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Malaysia Airlines Flight 370: Experts Unable To Replicate Inmarsat Analysis 245

McGruber (1417641) writes "The lynchpin of the investigation of the disappearance of Malaysia Airlines Flight 370 has been the pings from the plane to one of Inmarsat's satellites. The pings are the sole evidence of what happened to the plane after it slipped out of radar contact. Without them, investigators knew only that the plane had enough fuel to travel anywhere within 3,300 miles of the last radar contact—a seventh of the entire globe. Inmarsat concluded that the flight ended in the southern Indian Ocean, and its analysis has become the canonical text of the Flight 370 search. It's the bit of data from which all other judgments flow—from the conclusive announcement by Malaysia's prime minister that the plane has been lost with no survivors, to the black-box search area, to the high confidence in the acoustic signals, to the dismissal by Australian authorities of a survey company's new claim to have detected plane wreckage. But scientists and engineers outside of the investigation have been working to verify Inmarsat's analysis and many say that it just doesn't hold up."

Tesla's Having Issues Charging In the Cold 476

cartechboy writes "It's winter, and apparently meteorologists have just discovered the term Polar Vortex, as that seems to be the only thing they can talk about these days. But seriously, it's cold, and apparently the darling child of the automotive industry, the new Tesla Model S electric car, is having issues charging in the cold weather. It's being reported that the charging cables that come with the car are unable to provide a charge when the temperature dips below zero. As you can imagine, this is an issue in a country like Norway where the Model S is one of the most popular cars. In fact, it seems this issue has already left one Model S owner stranded with a dead battery nearly 100 miles from the nearest charging station. Other owners are reporting issues charging. Tesla's European sales chief Peter Bardenfleth-Hansen apologized for he inconvenience owners are facing, and said it's 'trying hard to resolve' the issue. Apparently the issues are simply down to the differences in the Norwegian network as Norway uses a slightly different charging adapter than other countries in Europe."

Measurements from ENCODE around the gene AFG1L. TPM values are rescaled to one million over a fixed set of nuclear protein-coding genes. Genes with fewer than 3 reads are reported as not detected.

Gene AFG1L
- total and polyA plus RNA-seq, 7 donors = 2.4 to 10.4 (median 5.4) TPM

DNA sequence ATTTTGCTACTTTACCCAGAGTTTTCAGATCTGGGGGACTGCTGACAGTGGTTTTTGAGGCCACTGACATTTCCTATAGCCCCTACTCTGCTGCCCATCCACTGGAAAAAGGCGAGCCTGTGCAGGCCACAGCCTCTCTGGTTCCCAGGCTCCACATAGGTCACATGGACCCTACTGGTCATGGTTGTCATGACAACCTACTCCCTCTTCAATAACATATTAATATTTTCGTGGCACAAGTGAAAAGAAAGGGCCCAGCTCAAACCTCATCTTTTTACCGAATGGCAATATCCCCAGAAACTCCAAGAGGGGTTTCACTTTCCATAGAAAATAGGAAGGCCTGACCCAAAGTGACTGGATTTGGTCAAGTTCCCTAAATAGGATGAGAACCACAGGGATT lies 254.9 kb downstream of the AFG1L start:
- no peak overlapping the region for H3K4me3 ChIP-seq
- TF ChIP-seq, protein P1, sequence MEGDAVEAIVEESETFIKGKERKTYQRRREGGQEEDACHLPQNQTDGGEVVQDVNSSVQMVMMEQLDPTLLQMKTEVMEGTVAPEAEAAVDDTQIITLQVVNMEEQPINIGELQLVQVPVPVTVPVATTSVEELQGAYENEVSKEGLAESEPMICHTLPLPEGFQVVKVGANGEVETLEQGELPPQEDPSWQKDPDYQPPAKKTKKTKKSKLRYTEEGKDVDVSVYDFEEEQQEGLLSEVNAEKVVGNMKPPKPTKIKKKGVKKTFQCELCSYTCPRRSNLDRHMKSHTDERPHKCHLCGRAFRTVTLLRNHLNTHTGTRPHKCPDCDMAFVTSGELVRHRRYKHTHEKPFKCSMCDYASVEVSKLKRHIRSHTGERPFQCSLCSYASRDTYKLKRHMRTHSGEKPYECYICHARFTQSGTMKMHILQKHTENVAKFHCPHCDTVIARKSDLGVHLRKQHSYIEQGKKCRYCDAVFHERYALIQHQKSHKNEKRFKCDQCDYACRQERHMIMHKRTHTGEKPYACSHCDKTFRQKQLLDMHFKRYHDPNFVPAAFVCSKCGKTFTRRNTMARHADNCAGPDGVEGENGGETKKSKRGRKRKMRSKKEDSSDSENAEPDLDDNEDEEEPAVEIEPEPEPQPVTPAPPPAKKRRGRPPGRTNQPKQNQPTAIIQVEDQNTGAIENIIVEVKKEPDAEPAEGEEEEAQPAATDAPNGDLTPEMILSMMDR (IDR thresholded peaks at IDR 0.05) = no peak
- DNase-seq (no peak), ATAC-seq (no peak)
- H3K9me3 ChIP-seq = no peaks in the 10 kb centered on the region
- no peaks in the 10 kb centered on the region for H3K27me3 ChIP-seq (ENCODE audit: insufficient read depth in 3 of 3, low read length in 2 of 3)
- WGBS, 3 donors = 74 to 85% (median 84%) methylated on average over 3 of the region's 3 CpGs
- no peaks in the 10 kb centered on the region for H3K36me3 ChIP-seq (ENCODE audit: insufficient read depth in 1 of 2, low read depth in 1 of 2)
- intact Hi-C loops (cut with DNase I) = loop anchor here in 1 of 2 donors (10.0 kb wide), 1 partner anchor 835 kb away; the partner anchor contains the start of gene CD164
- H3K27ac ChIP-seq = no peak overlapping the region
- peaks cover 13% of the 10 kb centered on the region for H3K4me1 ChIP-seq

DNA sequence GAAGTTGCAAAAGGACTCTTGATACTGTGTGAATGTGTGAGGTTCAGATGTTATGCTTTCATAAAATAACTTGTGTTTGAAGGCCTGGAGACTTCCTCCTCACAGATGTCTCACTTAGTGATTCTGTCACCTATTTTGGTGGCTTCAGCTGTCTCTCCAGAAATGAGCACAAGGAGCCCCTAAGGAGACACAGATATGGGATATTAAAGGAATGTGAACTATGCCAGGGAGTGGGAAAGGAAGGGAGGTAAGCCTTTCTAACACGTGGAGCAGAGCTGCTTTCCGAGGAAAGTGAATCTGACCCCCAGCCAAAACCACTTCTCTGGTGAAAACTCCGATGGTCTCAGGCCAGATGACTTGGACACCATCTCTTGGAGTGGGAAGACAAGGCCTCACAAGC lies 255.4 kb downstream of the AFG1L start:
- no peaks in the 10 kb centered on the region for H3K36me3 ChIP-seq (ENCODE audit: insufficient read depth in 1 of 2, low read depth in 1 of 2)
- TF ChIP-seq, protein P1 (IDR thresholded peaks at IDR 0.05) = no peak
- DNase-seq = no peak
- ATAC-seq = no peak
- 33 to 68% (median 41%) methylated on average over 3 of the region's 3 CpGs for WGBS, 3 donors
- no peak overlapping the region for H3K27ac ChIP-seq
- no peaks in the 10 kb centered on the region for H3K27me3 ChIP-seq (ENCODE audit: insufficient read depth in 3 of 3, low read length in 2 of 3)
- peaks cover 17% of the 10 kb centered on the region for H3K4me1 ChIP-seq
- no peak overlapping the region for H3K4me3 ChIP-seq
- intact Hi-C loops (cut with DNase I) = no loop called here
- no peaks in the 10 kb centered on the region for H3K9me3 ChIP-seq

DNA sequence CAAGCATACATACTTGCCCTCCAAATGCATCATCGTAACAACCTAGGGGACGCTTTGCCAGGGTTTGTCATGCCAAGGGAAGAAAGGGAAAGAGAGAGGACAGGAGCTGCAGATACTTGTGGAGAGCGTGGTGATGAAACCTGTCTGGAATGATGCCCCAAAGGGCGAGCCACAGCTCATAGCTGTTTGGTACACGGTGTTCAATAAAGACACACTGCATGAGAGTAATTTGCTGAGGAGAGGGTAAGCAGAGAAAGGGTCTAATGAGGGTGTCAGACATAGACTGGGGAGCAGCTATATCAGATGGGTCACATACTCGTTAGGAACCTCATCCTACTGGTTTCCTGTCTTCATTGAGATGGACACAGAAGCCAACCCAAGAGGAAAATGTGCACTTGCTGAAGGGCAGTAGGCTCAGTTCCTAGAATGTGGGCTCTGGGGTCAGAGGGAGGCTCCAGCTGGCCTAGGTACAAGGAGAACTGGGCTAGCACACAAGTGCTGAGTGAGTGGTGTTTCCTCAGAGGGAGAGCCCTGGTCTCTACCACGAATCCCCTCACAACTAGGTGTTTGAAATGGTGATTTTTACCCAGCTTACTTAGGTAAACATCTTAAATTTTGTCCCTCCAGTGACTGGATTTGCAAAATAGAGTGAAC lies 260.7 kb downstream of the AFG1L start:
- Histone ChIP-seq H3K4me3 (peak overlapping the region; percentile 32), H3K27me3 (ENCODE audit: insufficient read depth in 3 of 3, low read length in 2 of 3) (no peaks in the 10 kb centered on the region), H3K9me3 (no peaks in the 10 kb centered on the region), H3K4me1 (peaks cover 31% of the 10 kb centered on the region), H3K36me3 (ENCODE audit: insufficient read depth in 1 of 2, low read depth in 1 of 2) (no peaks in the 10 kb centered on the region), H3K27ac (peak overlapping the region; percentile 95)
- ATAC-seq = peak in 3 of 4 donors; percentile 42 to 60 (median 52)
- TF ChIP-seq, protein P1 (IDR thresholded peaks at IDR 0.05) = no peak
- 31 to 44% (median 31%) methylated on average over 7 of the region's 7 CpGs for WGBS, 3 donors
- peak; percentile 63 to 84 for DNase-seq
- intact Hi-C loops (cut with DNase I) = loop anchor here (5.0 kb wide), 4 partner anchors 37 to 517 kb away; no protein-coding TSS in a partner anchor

Washington AG Slams T-Mobile Over Deceptive 'No-Contract' Ads 371

zacharye writes "Washington State Attorney General Bob Ferguson on Thursday ordered UNcarrier T-Mobile to correct 'deceptive advertising that promised consumers no annual contracts while carrying hidden charges for early termination of phone plans.' T-Mobile, which recently did away with standard cell phone service contracts and typical smartphone subsidies, is accused of misleading consumers by advertising no-contract wireless plans despite requiring that customers sign an agreement that makes them responsible for the full cost of their handsets should they cancel service prematurely ..."

Skype Hands Teenager's Information To Private Firm 214

New submitter andrew3 writes "Skype has allegedly handed the information of a 16-year-old boy to a security firm. The information was later handed over to Dutch law enforcement. No court order was served for the disclosure. The teenager was suspected of being part of a DDoS packet flood as a part of the Anonymous 'Operation Payback'." According to the article, Skype voluntarily disclosed the information to the third party firm without any kind of police order, possibly violating a few privacy laws and their own policies.

Big Buzz For $60,000 Electric Flight Prize 78

gilgsn writes "Electric Light Sport Aircraft are sprouting up all over. Now that the Experimental Aircraft Association is offering a 60,000 prize for the best ones, manufacturers are gearing up for the competition to be held the last week in July, at AirVenture 2011 in Oshkosh, 'The World's Greatest Aviation Celebration.' Airplanes will be tested for endurance, speed and time-to-climb. Pilots, charge up your batteries.."

Florence Nightingale, Statistical Graphics Pioneer 204

Science News has a fascinating look at an under-appreciated corner of the career of Florence Nightingale — as an innovator in the use of statistical graphics to argue for social change. Nightingale returned from the Crimean War a heroine in the eyes of the British citizenry, for the soldiers' lives she had saved. But she came to appreciate that the way to save far more lives was to reform attitudes in the military about sanitation. Under the tutelage of William Farr, who had just invented the field of medical statistics, she compiled overwhelming evidence (in the form of an 830-page report) of the need for change. "As impressive as her statistics were, Nightingale worried that Queen Victoria's eyes would glaze over as she scanned the tables. So Nightingale devised clever ways of presenting the information in charts. Statistics had been presented using graphics only a few times previously, and perhaps never to persuade people of the need for social change."

A fanatic is a person who can't change his mind and won't change the subject. - Winston Churchill